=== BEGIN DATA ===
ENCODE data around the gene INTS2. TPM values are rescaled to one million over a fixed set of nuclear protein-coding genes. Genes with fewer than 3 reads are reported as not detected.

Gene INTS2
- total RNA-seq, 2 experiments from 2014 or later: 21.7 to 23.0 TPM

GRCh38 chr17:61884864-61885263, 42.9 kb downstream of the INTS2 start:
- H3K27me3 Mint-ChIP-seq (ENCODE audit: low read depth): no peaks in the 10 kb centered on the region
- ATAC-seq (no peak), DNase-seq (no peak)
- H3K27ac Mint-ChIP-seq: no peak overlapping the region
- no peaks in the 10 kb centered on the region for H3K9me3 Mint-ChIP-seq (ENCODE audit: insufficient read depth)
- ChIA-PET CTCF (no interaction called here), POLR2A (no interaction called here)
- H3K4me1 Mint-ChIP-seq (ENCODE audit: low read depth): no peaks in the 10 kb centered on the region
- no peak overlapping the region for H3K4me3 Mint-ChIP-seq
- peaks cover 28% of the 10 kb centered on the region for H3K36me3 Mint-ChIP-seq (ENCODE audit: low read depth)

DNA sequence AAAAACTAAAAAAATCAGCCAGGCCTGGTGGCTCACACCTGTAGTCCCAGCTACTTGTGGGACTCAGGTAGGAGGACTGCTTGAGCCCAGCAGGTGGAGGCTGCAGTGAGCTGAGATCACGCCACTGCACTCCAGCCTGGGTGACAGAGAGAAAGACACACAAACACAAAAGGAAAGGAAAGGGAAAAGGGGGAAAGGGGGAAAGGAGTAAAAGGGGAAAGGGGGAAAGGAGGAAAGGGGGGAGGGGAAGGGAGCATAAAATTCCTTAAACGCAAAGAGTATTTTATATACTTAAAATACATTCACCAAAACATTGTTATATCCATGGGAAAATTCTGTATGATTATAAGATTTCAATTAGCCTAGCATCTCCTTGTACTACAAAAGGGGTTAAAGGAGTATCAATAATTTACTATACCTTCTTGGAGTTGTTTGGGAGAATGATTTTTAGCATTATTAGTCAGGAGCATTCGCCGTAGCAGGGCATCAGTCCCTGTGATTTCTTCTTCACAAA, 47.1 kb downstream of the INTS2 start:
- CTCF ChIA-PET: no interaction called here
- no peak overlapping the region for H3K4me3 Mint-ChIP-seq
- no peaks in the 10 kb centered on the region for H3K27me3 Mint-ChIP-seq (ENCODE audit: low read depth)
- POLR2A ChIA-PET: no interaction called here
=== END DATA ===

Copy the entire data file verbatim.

ENCODE data around the gene INTS2. TPM values are rescaled to one million over a fixed set of nuclear protein-coding genes. Genes with fewer than 3 reads are reported as not detected.

Gene INTS2
- total RNA-seq, 2 experiments from 2014 or later: 21.7 to 23.0 TPM

GRCh38 chr17:61884864-61885263, 42.9 kb downstream of the INTS2 start:
- H3K27me3 Mint-ChIP-seq (ENCODE audit: low read depth): no peaks in the 10 kb centered on the region
- ATAC-seq (no peak), DNase-seq (no peak)
- H3K27ac Mint-ChIP-seq: no peak overlapping the region
- no peaks in the 10 kb centered on the region for H3K9me3 Mint-ChIP-seq (ENCODE audit: insufficient read depth)
- ChIA-PET CTCF (no interaction called here), POLR2A (no interaction called here)
- H3K4me1 Mint-ChIP-seq (ENCODE audit: low read depth): no peaks in the 10 kb centered on the region
- no peak overlapping the region for H3K4me3 Mint-ChIP-seq
- peaks cover 28% of the 10 kb centered on the region for H3K36me3 Mint-ChIP-seq (ENCODE audit: low read depth)

DNA sequence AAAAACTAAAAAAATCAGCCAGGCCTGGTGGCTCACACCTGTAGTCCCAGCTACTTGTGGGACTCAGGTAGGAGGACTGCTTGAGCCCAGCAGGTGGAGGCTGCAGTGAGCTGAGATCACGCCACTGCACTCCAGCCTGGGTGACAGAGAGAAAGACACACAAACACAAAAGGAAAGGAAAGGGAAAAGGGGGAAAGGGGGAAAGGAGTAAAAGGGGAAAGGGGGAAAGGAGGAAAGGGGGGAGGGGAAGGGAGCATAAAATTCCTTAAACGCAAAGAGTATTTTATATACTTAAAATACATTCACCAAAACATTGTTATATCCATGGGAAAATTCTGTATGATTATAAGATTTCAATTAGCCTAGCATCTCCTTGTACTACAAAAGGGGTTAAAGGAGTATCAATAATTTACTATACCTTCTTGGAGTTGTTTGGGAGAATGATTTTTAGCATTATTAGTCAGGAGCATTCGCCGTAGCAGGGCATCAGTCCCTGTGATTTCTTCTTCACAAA, 47.1 kb downstream of the INTS2 start:
- CTCF ChIA-PET: no interaction called here
- no peak overlapping the region for H3K4me3 Mint-ChIP-seq
- no peaks in the 10 kb centered on the region for H3K27me3 Mint-ChIP-seq (ENCODE audit: low read depth)
- POLR2A ChIA-PET: no interaction called here